When I put it in the net, the whole building erupted like I’d never heard before. You would think I would’ve been on cloud nine, but it’s funny — the game was such an emotional roller coaster that all I felt when the guys were jumping on me in the corner was a sense of relief.
Sure, I know some people might be reading this and saying, Yeah, but you guys ended up losing in seven.
That’s true, and it was incredibly disappointin
g. But years from now, I’ll still remember walking out of that tunnel at one in the morning, and seeing our fans going totally crazy. It felt like hockey had reached another level in this city. People who had never seen a hockey game in their lives got invested in us during that run, and I’ll always be proud of that.
You know, it’s interesting, because this game always surprises you. You can never get too comfortable. This summer, I was laying on the couch at our house in Nashville with Carrie and Isaiah. Our whole family was sick. So, so sick. We were laying there just being miserable together, and all of a sudden my phone vibrated. It was our coach, Peter Laviolette, and when I picked up….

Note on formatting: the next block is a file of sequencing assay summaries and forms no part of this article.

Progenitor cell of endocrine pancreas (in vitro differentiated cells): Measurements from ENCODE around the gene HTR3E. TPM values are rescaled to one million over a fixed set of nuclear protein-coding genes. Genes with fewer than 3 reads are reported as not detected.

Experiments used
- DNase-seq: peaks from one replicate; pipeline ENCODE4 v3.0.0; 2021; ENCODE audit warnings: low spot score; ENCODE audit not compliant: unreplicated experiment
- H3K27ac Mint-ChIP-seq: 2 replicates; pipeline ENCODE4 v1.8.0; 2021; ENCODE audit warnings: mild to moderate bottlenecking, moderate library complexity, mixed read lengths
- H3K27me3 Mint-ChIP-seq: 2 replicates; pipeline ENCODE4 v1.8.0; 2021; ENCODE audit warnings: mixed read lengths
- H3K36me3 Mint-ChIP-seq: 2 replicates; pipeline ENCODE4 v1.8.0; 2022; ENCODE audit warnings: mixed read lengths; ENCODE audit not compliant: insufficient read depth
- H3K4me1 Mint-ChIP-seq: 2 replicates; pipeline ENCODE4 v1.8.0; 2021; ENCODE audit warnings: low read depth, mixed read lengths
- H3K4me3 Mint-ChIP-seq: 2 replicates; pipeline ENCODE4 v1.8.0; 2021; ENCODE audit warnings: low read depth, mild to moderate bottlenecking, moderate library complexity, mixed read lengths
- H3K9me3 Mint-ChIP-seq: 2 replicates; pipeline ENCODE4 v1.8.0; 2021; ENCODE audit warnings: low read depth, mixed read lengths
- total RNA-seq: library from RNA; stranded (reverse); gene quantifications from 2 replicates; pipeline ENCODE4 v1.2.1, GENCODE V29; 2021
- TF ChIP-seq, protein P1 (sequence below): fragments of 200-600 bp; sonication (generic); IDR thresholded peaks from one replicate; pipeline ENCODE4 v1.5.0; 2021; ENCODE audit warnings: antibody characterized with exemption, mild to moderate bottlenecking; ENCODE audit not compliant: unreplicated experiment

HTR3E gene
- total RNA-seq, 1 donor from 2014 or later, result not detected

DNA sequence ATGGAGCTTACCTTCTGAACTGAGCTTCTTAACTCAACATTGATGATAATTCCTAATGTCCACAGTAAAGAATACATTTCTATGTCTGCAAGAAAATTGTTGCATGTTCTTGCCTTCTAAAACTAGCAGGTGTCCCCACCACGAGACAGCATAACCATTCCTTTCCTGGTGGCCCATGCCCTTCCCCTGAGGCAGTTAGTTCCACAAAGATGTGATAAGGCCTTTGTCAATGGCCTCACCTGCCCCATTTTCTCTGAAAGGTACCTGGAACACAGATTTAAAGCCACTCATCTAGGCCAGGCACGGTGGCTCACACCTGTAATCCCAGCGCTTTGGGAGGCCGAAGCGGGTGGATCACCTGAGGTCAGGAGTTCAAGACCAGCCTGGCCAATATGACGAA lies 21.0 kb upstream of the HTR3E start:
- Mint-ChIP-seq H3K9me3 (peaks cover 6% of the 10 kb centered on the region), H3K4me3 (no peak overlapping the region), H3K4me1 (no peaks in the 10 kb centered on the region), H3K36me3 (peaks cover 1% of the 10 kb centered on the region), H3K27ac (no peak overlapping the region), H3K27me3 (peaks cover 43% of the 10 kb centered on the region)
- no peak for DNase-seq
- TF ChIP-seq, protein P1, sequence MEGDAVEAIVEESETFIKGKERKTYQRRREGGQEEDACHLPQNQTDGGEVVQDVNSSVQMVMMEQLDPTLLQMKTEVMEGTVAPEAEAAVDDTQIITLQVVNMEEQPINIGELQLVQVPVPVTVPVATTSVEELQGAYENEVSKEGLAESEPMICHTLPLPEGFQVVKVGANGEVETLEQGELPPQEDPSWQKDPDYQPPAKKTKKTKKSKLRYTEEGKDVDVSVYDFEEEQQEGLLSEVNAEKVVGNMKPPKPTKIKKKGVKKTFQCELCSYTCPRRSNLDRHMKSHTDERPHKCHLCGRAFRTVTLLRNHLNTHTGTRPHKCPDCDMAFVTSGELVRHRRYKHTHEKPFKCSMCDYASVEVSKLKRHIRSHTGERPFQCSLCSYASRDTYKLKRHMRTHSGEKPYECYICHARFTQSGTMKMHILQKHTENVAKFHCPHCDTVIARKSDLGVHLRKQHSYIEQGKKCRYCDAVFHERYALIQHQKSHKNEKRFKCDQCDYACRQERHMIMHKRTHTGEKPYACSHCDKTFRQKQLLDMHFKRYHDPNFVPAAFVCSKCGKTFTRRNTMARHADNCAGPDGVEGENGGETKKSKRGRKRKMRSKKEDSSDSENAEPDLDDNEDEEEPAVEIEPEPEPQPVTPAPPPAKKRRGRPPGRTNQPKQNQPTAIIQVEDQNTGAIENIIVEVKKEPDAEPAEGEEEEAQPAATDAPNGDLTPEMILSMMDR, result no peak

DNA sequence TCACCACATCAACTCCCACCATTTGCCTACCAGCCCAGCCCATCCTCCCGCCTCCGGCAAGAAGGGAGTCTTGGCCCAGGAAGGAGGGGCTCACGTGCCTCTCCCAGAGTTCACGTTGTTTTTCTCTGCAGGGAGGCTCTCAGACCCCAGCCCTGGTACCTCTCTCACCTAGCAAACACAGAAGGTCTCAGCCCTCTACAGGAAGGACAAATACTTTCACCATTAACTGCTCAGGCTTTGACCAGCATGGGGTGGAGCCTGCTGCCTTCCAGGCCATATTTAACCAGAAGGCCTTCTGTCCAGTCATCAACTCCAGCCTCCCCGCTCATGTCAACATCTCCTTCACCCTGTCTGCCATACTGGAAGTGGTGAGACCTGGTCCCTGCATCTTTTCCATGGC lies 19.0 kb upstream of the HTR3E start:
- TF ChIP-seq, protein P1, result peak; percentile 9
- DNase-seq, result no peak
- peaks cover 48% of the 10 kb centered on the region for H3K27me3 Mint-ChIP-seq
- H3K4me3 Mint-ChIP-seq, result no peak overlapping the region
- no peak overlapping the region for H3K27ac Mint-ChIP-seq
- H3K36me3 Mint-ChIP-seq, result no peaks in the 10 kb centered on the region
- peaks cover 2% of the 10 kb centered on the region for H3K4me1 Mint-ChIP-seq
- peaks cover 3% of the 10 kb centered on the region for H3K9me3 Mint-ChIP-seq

Once again, holy cow.
“Hey, Fish,” he said. “I wanted to let you know, we’ve traded Shea for P.K. Subban.”
I was just as shocked as the rest of the world. Shea was our captain. But more than the hockey stuff, he was always such a good guy to me. I couldn’t believe it. You know when you’re really sick, and everything seems kind of like a dream? That’s what it felt like. Next thing I know, the news was all over Twitter. It was probably the biggest hockey trade of the last 10 years, and it just so happened to touch our room.